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Tell us about yourself & how you became an artist
When I was around five, my mom was showing me how to blend pastels. I remember being in awe. My family has been so very supportive of my art practice. I think everyone has the capactiy to be an artist if they choose, art making is about sustained curiosity. It's about making and doing. I became a studio artist once I decided it was critical to build a practice even if no one's watching or buying the work.
What is your art addressing? What kind of message do you want to convey through your art?
My narrative landscapes explore the tension between real and surreal, often weaving in personal and collective anxieties around climate change, land use, and public versus private space. Many paintings explore how nostalgic spaces exist in the crossroad between memories, real and imagined, and our present reality. By investigating various viewpoints--historical, personal, and imagined--we create empathy within our ever-changing world. Our current moment in time has unleashed a cacophony of emotions: unique, collective, terrible, sad, at times joyful and new. The fabric of our social lives is being re-worked, our living spaces are re-imagined, our public spaces rediscovered.
What kind of emotions do you want to stir in your audience?
Public spaces are visceral, storied environments—my practice explores the psychological connection of people and place through the language of landscape painting. The work can act as an oculus for examining experiences, imagined moments, and accessing our collective memory. Each painting is like a short story––a narrative––and I hope that it can continue the conversation long after it leaves my studio. I want the painting to shift over time, be adaptable and yet specific––you know, like re-reading a favorite book. It's never quite the same as that first read; each subsequent experience is overlaid on the time before.
What is your creative process?
I think it's best described as coordinated chaos.
3 words to describe yourself as an artist
Intuitive, Curious, Sensitive
3 words to describe your art
Colorful, multidimensional, perceptive
Your go-to music for when you're working?
I let my phone shuffle between a mix of electronica, oldies, 80s and 90s.
Favorite movie or show?
My favorite TV series is Law and Order and my favorite movie is Star Wars.
VIEW WORKS FROM THE ARTIST
Do you have a routine or ritual for when you're working?
Often, I start by making a cup of coffee and read for a little, sometimes working on a sketch. If I'm feeling particularly reticent about a painting, I might set-up a problem or task for myself––like a still-life painting or drawing a dream. If the piece I'm currently involved with is calling to me, I'll start right away.
Where / When / How do you get inspired?
The way we as a community move through and experience environments is thought provoking for my practice. Who walked this path before? Who's lived in that house? Does anyone else love this particular tree in Prospect Park? These questions have come up again and again while investigating familiar landscapes. Walking through the park, researching historical accounts, or even happenstance conversations with random people can influence my painting process. I read a lot and I'm often inspired by authors who deal in magical realism. Italo Calvino, Jorge Luis Borges and Haruki Murakami have influenced the way I think about space and time, our reality and the one just beyond our grasp. Carl Jung's theories on Synchronicity and the nature of phenomena are intriguing as they offer this scientific approach to breaking the fourth wall––that loss of stability in our known environment.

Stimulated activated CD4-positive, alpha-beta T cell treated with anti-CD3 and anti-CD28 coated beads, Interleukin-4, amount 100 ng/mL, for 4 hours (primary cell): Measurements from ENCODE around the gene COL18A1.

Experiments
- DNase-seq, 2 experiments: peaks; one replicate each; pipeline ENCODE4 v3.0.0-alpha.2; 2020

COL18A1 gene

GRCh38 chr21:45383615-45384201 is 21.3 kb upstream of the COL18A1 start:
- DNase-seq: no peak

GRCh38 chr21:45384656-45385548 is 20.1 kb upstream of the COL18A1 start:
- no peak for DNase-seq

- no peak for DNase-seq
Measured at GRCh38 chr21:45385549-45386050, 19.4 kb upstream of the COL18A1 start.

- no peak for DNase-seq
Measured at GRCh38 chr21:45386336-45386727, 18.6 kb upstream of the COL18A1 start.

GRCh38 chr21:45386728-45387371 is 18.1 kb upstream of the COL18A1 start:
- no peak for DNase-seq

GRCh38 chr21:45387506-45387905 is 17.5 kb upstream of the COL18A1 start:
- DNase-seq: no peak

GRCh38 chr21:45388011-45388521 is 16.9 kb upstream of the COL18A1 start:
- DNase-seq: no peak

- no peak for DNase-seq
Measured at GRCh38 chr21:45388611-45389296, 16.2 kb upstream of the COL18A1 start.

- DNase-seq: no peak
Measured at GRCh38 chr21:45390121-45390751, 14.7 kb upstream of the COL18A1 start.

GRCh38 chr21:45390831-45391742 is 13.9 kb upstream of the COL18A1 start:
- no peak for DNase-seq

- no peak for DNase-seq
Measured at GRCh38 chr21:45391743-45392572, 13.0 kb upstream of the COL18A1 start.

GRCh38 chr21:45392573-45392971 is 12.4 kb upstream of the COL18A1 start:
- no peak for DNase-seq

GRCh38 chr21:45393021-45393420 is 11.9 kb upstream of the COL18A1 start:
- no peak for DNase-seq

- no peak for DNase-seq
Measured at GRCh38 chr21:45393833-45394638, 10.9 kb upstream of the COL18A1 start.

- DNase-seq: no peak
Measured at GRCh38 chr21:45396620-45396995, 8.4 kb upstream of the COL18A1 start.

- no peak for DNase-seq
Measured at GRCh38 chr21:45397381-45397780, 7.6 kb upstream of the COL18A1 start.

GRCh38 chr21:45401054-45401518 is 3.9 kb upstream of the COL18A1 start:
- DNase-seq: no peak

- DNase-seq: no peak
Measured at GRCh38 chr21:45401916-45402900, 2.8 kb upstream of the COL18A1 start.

“The way we as a community move through and experience environments is thought provoking for my practice.”
What makes you happy?
Books, parks, my partner, alone time, Karaoke, dancing, living, walking, spending time with friends, my dog, my family, cooking.
What impact does living in New York have on you?
My first experience living in a city was during art school in Philly, the artist community there had a profound impact on my work. It ignited a love of urban landscape and the unique ways in which wandering and drifting through an urban environment can reveal these little stories everywhere. I moved to Brooklyn about 7 years ago. It's interesting the way the two cities contrast each other speaking their own love language they have distinct personalities. Like a Walk in the Park is a series I started in 2016 to explore how the public navigates city parks.
How has your art changed throughout your career?
It's become more expansive, I'm not as concerned about how the work is perceived or pigeonholed into a particular theme. It's possible for my studio practice to be investigated multiple tracks within the work. That wasn't always the case, I definitely feel more open and free in my work at this time.